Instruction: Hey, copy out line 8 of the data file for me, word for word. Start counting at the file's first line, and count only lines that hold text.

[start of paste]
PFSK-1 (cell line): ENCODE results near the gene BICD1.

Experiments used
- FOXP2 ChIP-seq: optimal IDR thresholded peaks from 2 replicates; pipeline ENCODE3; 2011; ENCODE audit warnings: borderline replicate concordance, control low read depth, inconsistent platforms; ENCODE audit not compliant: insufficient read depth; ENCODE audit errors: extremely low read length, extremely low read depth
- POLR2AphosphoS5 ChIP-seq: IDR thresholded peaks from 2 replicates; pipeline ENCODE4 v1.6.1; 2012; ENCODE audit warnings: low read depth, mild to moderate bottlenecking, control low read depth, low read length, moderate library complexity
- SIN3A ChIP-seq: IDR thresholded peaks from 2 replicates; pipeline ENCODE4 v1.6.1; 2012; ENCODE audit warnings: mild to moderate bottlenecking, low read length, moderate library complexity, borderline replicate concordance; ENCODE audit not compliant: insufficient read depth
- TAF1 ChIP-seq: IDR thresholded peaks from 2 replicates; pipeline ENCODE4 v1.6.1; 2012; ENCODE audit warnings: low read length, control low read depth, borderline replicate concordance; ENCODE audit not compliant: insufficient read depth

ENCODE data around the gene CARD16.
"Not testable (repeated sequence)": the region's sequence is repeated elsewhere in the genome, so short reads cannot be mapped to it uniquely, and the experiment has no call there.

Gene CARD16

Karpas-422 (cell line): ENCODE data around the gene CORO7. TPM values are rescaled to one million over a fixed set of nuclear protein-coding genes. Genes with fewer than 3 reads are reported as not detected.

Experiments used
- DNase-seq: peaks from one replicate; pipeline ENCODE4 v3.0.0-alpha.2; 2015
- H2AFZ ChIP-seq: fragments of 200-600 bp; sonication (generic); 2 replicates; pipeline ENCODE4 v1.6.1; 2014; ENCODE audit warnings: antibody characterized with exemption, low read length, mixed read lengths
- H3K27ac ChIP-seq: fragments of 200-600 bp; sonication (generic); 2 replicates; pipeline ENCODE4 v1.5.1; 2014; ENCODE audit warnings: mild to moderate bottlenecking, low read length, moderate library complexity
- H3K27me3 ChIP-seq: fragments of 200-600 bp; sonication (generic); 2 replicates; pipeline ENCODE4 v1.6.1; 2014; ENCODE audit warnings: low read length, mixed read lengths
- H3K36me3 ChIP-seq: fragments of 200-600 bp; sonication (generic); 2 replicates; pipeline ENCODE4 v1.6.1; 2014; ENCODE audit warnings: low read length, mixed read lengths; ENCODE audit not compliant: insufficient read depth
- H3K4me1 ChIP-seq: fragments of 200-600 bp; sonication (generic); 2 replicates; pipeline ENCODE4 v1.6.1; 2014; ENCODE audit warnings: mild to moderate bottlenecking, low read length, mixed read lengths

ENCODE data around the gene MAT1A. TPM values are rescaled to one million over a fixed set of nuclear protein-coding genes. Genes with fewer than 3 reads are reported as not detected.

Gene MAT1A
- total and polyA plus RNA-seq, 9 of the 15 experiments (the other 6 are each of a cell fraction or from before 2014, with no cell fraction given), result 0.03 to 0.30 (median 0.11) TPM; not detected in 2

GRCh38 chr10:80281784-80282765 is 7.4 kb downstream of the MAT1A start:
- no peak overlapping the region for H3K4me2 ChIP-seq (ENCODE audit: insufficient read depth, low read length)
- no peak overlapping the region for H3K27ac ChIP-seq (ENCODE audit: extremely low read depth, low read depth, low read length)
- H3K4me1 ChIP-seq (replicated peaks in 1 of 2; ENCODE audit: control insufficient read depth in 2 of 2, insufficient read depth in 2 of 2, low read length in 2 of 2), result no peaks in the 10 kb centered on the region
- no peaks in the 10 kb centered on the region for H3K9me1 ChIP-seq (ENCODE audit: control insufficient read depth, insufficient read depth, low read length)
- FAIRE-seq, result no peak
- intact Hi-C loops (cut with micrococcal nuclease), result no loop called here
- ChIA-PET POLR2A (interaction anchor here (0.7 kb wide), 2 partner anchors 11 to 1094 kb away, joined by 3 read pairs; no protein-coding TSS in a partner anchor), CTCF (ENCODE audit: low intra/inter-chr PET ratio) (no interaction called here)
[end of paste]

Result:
"Not testable (repeated sequence)": the region's sequence is repeated elsewhere in the genome, so short reads cannot be mapped to it uniquely, and the experiment has no call there.